During the summer season, magnificent vintage boats cruise Lake Geneva, their exotic woods and brass detailing glinting in the sun. Thompson translates his passion for antique luxury boats through images that reveal these classics vessels in all their nautical glory.
On Sunday, November 18, at 1:30 pm, Thompson will discuss his experiences photographing the pristine beauty of Lake Geneva and the grace and character of its boat population.
Woodson Art Museum curator Andrew McGivern organized Sailing Wisconsin's Blue Jewel.
(above: Bruce Thompson, On Edge)
(above: Bruce Thompson, Close Encounters)
(above: Bruce Thompson, Eagle at Speed)
Programs related to the exhibits
The mix of nautical- and maritime-themed paintings and photographs opening November 17, 2007 at the Woodson Art Museum inspired a range of "merry-time" education programs for young and old alike.
In the spirit of the season, the Art Museum invites the community for "A Holiday Mingle & Jingle" on Sunday, December 9, from 1-4 pm. In addition to family art projects that include decorating nautical ornaments and jazzing up sailor hats, there will be knot-tying demonstrations and holiday refreshments. Musical entertainment features the D.C. Everest High School Chamber Players performing at 2:15 pm and the Newman Catholic High School Singers at 3 pm. The open house is free as is admission to the Woodson.
Youth & Family Programs
Three Toddler Tuesdays, a monthly drop-in event from 10:30 am-noon, take place during the winter exhibitions, each offering a range of hands-on art projects, stories, and short, tot-timed tours. Seasonal themes are "Turkey-fest" on November 20; "Water, Ice, Snow" on December 18; and "Maritime Adventures" on January 15.
The Museum's other toddler program, Art Time for Tots," is on Thursday, November 29, from 10:30-11:30 am. Each adult-child pair needs to call 845-7010 to reserve a spot for one-on-one fun and learning.
Building floatable boats and personalizing the sails will keep Art Buddies and Art Explorers (ages 5-12) busy from 4:30-6 pm on Tuesday, December 11. Fee; register at 845-7010. More sailboat adventures are in store on Family Night, Thursday, December 13, from 6-7:30 pm. Each family can decide whether to work on a single boat together or build a fleet. Fee. Call 845-7010 to register the family.
The Wisconsin Maritime Museum in Manitowoc is a remarkable resource for Great Lakes history. Their educator, Wendy Lutzke, brings some of that history to the Woodson Art Museum for two programs on Saturday, January 5, at 1 pm and again at 3 pm. Families can enjoy tales about the life and labors of working on a Great Lakes ship, games involving shipboard equipment, try on a diving helmet, and learn about submarine construction.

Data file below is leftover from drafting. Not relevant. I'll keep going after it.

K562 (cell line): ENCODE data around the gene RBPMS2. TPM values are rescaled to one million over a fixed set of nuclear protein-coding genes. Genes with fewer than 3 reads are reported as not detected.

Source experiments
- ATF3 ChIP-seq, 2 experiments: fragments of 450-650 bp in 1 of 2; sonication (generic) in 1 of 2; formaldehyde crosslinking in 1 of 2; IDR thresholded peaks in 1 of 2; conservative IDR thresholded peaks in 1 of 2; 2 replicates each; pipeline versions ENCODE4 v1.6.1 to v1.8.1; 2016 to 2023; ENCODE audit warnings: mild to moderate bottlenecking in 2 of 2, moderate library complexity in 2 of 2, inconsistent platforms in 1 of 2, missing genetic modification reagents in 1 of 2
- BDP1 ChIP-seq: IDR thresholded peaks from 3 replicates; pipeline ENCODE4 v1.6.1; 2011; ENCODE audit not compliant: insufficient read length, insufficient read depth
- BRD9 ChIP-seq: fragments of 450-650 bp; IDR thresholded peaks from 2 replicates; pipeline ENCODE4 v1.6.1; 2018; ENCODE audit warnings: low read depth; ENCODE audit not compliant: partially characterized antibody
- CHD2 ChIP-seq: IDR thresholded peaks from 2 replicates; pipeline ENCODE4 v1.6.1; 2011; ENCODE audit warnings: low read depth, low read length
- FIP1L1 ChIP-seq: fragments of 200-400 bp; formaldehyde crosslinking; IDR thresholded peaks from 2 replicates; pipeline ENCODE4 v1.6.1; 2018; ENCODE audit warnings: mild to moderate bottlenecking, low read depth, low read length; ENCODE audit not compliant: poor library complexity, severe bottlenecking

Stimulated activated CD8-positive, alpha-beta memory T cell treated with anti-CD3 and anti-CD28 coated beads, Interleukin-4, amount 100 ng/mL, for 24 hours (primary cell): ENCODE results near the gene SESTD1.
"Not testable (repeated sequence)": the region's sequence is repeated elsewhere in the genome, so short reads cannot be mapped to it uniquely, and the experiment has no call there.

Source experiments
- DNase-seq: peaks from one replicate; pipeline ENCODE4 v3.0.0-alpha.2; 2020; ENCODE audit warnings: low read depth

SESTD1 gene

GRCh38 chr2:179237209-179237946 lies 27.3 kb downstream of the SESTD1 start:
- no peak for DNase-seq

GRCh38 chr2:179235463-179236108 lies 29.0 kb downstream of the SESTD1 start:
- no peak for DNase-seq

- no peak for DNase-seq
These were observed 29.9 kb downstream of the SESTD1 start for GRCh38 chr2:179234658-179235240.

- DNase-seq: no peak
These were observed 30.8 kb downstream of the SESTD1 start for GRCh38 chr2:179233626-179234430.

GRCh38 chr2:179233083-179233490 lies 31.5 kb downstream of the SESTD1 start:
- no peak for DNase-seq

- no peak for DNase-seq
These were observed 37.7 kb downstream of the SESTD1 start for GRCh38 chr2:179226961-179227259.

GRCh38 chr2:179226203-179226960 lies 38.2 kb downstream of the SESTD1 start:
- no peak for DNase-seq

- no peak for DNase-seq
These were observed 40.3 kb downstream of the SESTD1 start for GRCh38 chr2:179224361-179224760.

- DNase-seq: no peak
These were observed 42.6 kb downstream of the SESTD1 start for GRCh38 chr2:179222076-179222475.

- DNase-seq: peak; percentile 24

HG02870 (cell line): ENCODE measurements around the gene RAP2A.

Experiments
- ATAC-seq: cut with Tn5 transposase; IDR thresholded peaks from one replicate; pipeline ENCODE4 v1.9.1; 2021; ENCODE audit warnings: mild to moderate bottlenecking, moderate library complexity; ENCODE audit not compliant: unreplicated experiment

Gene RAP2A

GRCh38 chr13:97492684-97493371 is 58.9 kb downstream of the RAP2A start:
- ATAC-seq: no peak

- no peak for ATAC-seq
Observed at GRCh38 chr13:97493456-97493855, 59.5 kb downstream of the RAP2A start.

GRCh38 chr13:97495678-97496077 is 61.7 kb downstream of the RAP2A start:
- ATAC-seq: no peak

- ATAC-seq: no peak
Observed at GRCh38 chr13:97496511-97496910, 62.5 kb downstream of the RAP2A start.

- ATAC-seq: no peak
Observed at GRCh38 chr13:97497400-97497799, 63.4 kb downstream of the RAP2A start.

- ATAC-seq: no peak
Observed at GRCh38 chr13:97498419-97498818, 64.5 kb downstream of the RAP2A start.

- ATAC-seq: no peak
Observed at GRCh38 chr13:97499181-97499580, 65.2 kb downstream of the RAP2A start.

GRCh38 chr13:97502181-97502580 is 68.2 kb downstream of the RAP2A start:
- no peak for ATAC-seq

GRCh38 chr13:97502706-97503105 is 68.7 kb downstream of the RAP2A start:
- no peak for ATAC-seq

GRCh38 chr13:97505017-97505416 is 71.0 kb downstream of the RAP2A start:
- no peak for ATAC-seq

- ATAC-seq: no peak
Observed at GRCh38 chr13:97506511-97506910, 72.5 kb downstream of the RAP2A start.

The following Saturday, January 12, from 8 am-6 pm, the Museum is sponsoring a day trip to the Maritime Museum for more family adventures, including a submarine tour and activities in the Children's Waterway Room. Fee. Register at 845-7010.
During Family Night on Thursday, January 17, from 6-7:30 pm, participants will create necklaces and key lanyards using knot-tying techniques. No knot knowledge is needed for "Knots 101," a free program with all supplies provided.
The roster of adult programs begins with photographer Bruce Thompson presenting "Picture That! Life behind the Lens" on Sunday, November 18, from 1:30-2:30 pm. He'll discuss his photographs of and passion for the A-scow racing boats, iceboats, and vintage luxury boats that ply Lake Geneva, Wisconsin's blue jewel, in all seasons. Refreshments follow the program.
Do you know what a chanteyman or shantyman is? Have you ever heard one sing or tell stories? To find out about the life of a shantyman, meet David HB Drake when he performs "A Sailor's Songbag" on Sunday, December 2, at 1:30 pm. Using a blend of stories, songs, and instruments, Drake brings to life a nineteenth-century Great Lakes sailor. He bases his performance on an 1850s diary of a salt-water seaman working on the Lakes and his own years working on tall ships. Drake is the shantyman aboard the Wisconsin Lake Schooner "Denis Sullivan" in the Port of Milwaukee. Refreshments follow.
Two gallery walks offer different ways of looking at Rivers, Sea and Shore. On Wednesday, December 5, from 12:15-12:45 pm, director and sailing enthusiast Kathy Foley "Shoots the Breeze" as she focuses on the masted vessels seen in the paintings, while education curator Erin Narloch uses literary "Tales of the Sea" to lead voyagers through the exhibition beginning at 12:15 pm on Wednesday, January 16.
Wausau veteran George Flynn discusses his "Life in the Navy," including tours of duty in Korea, Vietnam, and various sea voyages, on Wednesday, January 9, from noon-1 pm. Refreshments will be served.
Art specialist Beverly Limbach-Brown teaches techniques
for painting winter watercolors on Saturday, January 19, from 10 am-3 pm,
at Bannerman Hall at the Wausau School Forest, where Wisconsin River views
invite creativity. Fee. Call 845-7010 to register.